Litigation of child support for adult children with disabilities

Sometimes a divorcing couple successfully negotiates an agreement that defines the parameters of child support for an adult disabled child. The parties can agree to terms different than those to which the judge must adhere. If the court finds the agreement “fair and equitable,” it becomes part of the final divorce decree. CT Gen. Stat. sec. 46b-66.

But when the litigants cannot reach agreement or the court finds their settlement is not fair and equitable, the judge will determine based on the evidence whether to order support and what the parameters of the award will be.

For the court to make an informed decision, a litigant should present evidence needed to support the statute’s requirements. For example:

  • The disabled child’s age
  • Medical diagnoses and the nature of resulting symptoms, including medical records, testing and assessments
  • Functional difficulties in daily living, including testimony of family members, teachers or medical professionals like treating physicians, specialists, psychologists, psychologists, therapists and others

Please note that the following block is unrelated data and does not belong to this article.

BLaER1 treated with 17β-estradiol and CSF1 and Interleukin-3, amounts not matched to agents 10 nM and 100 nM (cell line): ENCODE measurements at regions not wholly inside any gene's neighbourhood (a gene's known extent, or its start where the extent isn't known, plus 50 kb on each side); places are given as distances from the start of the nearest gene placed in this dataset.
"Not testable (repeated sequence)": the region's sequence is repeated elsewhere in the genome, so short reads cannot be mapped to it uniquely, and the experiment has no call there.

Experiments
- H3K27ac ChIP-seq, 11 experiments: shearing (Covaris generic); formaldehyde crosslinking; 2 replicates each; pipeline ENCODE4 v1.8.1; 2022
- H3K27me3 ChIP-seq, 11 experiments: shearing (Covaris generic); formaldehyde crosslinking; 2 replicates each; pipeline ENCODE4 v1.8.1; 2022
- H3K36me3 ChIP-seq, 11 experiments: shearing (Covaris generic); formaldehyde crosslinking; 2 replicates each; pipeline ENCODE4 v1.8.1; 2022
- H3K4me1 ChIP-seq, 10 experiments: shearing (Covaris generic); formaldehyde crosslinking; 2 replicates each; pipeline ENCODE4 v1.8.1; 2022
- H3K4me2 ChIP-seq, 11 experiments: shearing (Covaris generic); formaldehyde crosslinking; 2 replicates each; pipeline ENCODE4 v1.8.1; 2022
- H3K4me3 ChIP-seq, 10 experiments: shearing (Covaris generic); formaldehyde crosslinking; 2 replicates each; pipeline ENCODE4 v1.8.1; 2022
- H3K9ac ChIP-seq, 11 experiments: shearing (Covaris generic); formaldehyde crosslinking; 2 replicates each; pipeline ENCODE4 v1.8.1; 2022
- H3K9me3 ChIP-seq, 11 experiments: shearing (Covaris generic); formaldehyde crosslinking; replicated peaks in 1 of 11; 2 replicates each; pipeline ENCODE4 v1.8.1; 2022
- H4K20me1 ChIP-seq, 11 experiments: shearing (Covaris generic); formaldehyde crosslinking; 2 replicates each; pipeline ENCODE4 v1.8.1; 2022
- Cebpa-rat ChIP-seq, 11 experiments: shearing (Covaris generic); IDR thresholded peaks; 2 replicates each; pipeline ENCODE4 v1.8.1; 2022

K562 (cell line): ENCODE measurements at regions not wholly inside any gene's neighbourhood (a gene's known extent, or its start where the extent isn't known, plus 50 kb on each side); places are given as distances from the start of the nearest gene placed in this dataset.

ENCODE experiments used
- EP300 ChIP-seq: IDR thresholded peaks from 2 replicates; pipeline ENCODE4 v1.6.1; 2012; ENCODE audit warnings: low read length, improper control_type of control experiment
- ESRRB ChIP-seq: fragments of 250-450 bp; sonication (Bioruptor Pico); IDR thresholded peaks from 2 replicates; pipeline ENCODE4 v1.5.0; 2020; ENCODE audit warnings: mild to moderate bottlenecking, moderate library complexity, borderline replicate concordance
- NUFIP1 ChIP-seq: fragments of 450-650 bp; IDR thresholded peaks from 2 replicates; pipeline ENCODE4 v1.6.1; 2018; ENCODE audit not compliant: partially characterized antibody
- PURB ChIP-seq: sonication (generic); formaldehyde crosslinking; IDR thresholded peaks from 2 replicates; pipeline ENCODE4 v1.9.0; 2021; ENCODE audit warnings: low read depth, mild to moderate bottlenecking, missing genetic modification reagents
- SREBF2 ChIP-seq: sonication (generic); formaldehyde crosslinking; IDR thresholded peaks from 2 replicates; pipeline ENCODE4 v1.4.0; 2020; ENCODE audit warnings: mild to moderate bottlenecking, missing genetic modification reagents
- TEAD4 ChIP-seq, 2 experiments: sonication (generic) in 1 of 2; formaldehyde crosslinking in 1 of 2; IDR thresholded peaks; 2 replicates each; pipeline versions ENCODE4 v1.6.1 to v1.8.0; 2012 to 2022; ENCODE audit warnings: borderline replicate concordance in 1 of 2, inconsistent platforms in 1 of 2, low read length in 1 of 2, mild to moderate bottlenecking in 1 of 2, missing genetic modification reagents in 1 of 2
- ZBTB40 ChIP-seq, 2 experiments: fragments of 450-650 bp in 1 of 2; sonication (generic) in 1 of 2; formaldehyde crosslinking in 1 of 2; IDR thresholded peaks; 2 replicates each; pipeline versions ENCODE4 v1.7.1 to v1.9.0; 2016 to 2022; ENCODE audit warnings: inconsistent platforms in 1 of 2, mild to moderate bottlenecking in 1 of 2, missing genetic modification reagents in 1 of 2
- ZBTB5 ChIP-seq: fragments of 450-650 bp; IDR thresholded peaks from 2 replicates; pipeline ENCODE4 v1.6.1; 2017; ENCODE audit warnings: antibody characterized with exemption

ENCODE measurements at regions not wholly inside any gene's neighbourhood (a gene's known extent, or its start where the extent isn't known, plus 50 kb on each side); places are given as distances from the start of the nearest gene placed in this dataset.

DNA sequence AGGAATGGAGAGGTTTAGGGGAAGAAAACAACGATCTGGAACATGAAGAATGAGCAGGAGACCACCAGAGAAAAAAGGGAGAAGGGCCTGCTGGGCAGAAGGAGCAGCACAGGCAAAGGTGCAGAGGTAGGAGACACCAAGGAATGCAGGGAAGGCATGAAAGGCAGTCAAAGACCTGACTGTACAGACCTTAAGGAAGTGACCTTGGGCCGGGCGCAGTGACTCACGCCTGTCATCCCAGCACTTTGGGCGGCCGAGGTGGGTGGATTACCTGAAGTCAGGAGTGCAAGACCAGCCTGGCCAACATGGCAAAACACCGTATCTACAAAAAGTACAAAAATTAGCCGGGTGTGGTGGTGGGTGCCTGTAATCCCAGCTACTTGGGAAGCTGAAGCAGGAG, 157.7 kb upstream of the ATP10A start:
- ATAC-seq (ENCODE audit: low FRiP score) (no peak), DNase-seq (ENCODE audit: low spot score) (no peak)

• School records and assessments
  • Special expenditures the family incurs or will incur to support the child such as tutors, private school, adaptive technology, adaptive vehicles, adaptations to residence, medical or other equipment, companion services, caregivers, nursing services, nutritional expenses, stress relief through services like massage or music therapy, and others
  • The disabled child’s residential arrangements with one parent on whom the child depends or will depend for maintenance
  • Anything else relevant to the case

In addition, at least one appellate case said that the mother should have presented expert testimony to prove that the child had autism. The argument that autism is a medical condition “obvious or common in everyday life” failed because a layperson would not know this diagnosis as they could for something like pregnancy or amputation. Sheppard v. Sheppard, 80 Conn.App. 202 (2003).